As we got closer I noticed this dog was severely bow fronted, very weak
in the rear, very straight stifled, and sidewinded so badly he appeared
to move sideways. He was trotting (or what appeared to be trotting.....)
at a slow pace, with some effort, in front of his owner. It was painful
to look at him move, yet I couldn't take my eyes off him. In the course
of conversation I learned the dog was only about 5 years old, out of pure
trial stock from the grandparents on back. His owner was clearly proud of
the dog's breeding and insistent that he was a super hunter but that he
was slowing down since he was "getting old".
In comparison while my oldest dogs (show and field breds) are now 8, 8 1/2,
and 9 1/2 years old, they are sound and fairly well balanced, still running
with the youngsters with high energy, agility, and enthusiasm. None look
their age and only I have been able to detect the subtle changes in their
work indicating the affect their advancing age is having on them. My first
dog was probably the soundest and most balanced of the lot. She looked and
acted like a puppy until the age of about 10 or 11 when her hearing and
vision started to faulter. She was put down at 13 for internal problems.
But her running gear was completely and painlessly functional to the end.
Changes in the Standard?
There is often concern voiced amongst field enthusiasts that the breed Standards
are being altered by bench enthusiasts to favor a dog insufficiently built
Once upon a time the American Cocker Spaniel was an excellent gundog of
powerful and moderate proportions and solid reputation. It was avidly trialed.
Dual champions were made. Then around mid century a bunch of trialers got
the notion to switch to Springers and the show faction was left holding
the bag. With no field supporters, show breeders had no one on their back
to uphold the moderation needed for a working animal. Coat got longer, muzzles
got shorter. In addition, the newfound wealth following WWII allowed more
folks to get into owning and showing purebreds. Shows (and trials) became
larger, more demanding events. Others suddenly found that, not only could
they afford to own a purebred which, prior to the war was a status symbol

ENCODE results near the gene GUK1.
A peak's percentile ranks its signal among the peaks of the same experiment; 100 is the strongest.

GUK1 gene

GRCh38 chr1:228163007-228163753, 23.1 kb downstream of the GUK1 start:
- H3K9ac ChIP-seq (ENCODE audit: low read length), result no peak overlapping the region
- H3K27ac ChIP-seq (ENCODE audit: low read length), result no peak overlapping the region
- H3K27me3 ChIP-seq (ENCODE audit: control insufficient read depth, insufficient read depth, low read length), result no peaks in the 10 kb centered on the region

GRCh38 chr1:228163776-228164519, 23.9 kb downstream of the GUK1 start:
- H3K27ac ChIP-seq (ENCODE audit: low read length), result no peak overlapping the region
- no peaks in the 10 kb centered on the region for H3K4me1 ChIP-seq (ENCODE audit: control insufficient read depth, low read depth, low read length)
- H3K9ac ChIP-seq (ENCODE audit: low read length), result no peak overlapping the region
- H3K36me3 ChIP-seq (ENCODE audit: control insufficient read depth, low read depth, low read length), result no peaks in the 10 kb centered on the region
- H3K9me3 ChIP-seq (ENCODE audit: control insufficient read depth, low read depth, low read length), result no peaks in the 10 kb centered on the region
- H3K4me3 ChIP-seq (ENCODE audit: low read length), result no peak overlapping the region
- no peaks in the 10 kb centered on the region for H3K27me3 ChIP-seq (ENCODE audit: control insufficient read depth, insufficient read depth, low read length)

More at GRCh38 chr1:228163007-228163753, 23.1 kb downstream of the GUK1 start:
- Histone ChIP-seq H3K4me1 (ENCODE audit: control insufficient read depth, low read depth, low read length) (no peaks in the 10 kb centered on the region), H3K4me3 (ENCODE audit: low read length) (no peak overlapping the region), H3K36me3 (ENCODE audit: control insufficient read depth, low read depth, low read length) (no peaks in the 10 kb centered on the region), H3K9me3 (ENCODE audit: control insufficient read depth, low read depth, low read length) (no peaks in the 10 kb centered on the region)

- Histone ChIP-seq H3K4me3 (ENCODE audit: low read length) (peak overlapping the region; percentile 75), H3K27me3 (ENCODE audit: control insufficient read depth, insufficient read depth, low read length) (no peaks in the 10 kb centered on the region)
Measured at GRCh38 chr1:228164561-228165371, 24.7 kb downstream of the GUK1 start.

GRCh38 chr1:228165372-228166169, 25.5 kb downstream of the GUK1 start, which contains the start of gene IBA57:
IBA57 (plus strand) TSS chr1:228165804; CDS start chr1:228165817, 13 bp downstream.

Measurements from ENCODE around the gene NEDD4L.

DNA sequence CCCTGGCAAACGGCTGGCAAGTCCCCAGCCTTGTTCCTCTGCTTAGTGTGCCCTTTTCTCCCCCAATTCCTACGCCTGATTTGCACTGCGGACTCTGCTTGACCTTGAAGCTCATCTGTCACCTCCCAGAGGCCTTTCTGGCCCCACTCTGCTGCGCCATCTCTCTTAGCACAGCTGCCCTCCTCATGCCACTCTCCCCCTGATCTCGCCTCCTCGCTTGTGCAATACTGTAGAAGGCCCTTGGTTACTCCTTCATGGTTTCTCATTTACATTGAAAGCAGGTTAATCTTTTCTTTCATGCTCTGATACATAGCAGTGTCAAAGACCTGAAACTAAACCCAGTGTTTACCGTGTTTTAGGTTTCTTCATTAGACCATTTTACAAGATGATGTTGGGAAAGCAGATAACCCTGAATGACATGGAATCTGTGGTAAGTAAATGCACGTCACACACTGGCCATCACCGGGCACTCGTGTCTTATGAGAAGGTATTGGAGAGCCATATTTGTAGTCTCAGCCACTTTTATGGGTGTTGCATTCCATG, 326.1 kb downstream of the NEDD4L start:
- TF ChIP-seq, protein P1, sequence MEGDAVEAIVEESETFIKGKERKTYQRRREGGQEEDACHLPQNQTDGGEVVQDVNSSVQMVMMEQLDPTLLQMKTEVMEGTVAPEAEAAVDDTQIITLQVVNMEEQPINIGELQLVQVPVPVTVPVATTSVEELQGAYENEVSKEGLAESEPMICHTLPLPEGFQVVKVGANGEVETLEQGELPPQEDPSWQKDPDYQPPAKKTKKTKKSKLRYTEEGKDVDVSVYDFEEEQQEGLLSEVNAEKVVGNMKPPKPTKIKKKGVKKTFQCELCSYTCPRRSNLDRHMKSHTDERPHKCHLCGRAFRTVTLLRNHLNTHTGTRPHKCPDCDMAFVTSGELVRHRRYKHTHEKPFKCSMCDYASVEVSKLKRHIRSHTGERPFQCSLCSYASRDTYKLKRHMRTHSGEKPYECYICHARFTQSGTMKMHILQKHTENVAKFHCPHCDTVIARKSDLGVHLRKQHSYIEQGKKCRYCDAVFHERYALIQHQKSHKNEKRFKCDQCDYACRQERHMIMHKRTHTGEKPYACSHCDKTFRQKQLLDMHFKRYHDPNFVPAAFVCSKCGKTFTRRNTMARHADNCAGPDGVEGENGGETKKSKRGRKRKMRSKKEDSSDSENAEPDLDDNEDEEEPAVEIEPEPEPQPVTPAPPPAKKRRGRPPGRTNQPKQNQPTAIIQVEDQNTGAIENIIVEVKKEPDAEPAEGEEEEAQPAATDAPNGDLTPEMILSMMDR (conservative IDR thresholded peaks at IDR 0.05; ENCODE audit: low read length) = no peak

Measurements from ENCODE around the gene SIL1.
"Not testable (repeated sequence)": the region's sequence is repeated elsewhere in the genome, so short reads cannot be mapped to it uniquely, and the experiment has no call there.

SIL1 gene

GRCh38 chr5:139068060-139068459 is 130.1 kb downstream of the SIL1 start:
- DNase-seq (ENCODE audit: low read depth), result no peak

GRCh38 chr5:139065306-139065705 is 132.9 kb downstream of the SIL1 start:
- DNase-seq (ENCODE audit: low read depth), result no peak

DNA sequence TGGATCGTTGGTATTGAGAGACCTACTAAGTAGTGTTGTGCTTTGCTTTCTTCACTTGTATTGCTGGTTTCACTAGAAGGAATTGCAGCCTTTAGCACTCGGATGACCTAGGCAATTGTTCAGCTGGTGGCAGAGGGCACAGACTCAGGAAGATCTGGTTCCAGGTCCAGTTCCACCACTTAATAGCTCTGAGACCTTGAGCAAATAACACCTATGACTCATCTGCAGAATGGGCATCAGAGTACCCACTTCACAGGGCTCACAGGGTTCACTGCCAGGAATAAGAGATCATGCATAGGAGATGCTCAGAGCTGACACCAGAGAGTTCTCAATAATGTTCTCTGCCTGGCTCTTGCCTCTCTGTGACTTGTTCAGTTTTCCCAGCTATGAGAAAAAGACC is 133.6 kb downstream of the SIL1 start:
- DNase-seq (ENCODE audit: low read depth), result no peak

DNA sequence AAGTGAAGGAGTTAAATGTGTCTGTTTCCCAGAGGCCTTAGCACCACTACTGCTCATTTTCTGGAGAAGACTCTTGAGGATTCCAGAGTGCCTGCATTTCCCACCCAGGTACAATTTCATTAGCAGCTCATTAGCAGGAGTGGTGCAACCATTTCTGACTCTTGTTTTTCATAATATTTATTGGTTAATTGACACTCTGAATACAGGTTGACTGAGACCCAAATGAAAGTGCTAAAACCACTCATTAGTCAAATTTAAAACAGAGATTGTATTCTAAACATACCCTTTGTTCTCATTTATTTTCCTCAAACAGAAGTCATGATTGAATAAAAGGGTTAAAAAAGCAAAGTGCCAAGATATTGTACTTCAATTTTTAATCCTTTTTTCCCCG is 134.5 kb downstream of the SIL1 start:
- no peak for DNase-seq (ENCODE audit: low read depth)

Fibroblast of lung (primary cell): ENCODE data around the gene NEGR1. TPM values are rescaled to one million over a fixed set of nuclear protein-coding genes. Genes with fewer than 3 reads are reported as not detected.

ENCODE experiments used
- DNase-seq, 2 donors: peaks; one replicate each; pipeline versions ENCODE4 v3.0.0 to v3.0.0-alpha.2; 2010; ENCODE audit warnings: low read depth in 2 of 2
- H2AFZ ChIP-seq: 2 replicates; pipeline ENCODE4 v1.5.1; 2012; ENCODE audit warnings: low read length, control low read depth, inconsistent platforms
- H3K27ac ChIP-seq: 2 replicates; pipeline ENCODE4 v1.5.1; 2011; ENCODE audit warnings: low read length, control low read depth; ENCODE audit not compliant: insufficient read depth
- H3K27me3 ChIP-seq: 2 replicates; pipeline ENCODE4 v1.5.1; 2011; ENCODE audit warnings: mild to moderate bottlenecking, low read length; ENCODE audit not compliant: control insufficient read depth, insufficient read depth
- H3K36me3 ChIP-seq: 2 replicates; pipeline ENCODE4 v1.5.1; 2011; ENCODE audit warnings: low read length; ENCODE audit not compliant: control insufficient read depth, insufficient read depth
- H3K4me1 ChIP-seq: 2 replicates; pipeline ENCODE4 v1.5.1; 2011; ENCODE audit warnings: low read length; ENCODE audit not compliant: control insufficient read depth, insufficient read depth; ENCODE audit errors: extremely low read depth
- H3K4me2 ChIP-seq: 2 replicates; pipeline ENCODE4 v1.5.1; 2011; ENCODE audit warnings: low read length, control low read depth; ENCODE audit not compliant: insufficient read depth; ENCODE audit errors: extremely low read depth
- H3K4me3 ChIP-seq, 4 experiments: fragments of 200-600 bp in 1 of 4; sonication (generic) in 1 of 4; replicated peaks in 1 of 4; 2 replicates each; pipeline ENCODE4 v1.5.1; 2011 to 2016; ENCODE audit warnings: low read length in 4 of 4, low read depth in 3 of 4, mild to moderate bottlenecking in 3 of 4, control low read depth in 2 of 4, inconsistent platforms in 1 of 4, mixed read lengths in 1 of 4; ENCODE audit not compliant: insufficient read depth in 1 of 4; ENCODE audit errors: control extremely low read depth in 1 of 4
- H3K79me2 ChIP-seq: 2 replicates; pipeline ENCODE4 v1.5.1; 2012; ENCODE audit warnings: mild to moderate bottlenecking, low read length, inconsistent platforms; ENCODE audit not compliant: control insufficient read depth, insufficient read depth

being affordable only by the wealthy, but that they could make money doing
it. The very temperament qualities that made the Cocker such a desireable
working dog also made it a wonderful pet and the breed came to be in demand.
Thus sprange the puppy mills and casual backyard breeders. The big Cocker
boom resulted. Other breeds followed.
The Springer story went a little differently, as I understand it, with the
show faction and the field faction taking the extremes and alienating each
Field enthusiasts can have a voice. But entering the arena with guns firing
is not the way to affect change. All that does is create animosity and widen
the gap. Sheer numbers of show enthusiasts are one reason for their larger
voice. So, if field enthusiasts don't like the way it's going, they need
to get involved! It would help immensely for field enthusiasts to try to
understand the whole show game and the people involved in it, not make assumptions
based on limited experience or observation - or heresay. What you see going
on in Westminster is far from reality for most breeders and exhibitors.
Some aspire to that pinnacle, but a surprising number do not or are indifferent.
Many would like very much to get more involved in creating a better-rounded
dog but don't know how or find field folk unapproachable. And many others
are simply not knowledgeable about the function of their chosen breed (as
stupid as that may sound).
You can't tackle the whole show world in it's huge mass. But you *can* chisel
at it, person by person ;)
Happily, quite a few show dog owners who are closet field enthusiasts are